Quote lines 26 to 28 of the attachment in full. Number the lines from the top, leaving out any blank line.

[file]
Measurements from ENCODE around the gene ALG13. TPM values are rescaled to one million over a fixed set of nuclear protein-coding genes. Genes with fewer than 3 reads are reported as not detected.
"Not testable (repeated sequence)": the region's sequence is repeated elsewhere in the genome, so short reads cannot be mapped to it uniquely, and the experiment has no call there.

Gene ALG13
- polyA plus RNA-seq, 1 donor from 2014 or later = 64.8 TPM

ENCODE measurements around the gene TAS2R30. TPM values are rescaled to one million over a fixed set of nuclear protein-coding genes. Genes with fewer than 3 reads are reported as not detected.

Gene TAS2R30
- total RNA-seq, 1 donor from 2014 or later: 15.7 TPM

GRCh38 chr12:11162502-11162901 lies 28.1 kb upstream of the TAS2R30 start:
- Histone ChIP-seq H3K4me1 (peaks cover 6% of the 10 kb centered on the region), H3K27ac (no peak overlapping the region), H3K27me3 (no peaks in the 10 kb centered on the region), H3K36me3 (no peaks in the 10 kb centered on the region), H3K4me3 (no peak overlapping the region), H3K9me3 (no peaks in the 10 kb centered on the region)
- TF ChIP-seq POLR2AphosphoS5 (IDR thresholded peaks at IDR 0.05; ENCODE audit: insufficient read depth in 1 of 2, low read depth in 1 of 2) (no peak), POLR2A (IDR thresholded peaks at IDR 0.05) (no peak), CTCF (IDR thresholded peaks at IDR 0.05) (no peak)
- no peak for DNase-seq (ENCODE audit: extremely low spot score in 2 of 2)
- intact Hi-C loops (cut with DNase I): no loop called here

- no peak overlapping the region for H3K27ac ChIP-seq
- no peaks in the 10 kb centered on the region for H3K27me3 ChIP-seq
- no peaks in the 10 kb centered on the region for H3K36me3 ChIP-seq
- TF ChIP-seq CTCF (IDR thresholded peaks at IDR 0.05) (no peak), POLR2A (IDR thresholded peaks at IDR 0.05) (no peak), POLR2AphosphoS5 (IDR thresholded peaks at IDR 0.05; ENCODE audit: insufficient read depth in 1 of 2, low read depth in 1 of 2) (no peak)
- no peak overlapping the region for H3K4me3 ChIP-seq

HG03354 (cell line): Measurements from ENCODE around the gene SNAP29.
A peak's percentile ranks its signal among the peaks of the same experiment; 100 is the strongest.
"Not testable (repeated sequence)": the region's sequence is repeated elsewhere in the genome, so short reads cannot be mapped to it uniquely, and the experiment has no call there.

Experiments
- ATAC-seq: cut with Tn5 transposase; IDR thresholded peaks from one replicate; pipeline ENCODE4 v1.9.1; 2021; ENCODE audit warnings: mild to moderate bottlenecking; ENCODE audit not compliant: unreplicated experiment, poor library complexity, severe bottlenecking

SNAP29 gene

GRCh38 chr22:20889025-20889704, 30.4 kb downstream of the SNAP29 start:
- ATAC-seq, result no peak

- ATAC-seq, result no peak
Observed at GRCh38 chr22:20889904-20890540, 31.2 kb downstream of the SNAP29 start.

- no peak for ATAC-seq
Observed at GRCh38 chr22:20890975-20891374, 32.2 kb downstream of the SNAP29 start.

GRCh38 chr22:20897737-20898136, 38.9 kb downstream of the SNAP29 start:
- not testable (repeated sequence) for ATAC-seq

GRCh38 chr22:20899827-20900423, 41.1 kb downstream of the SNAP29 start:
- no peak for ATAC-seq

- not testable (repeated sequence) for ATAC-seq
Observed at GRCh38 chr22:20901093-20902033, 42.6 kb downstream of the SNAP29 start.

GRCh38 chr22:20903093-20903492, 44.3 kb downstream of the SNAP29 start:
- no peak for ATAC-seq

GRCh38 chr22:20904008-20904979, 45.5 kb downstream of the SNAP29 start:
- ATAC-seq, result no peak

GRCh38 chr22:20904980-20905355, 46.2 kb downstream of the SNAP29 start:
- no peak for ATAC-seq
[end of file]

- ATAC-seq, result no peak
Observed at GRCh38 chr22:20889904-20890540, 31.2 kb downstream of the SNAP29 start.

- no peak for ATAC-seq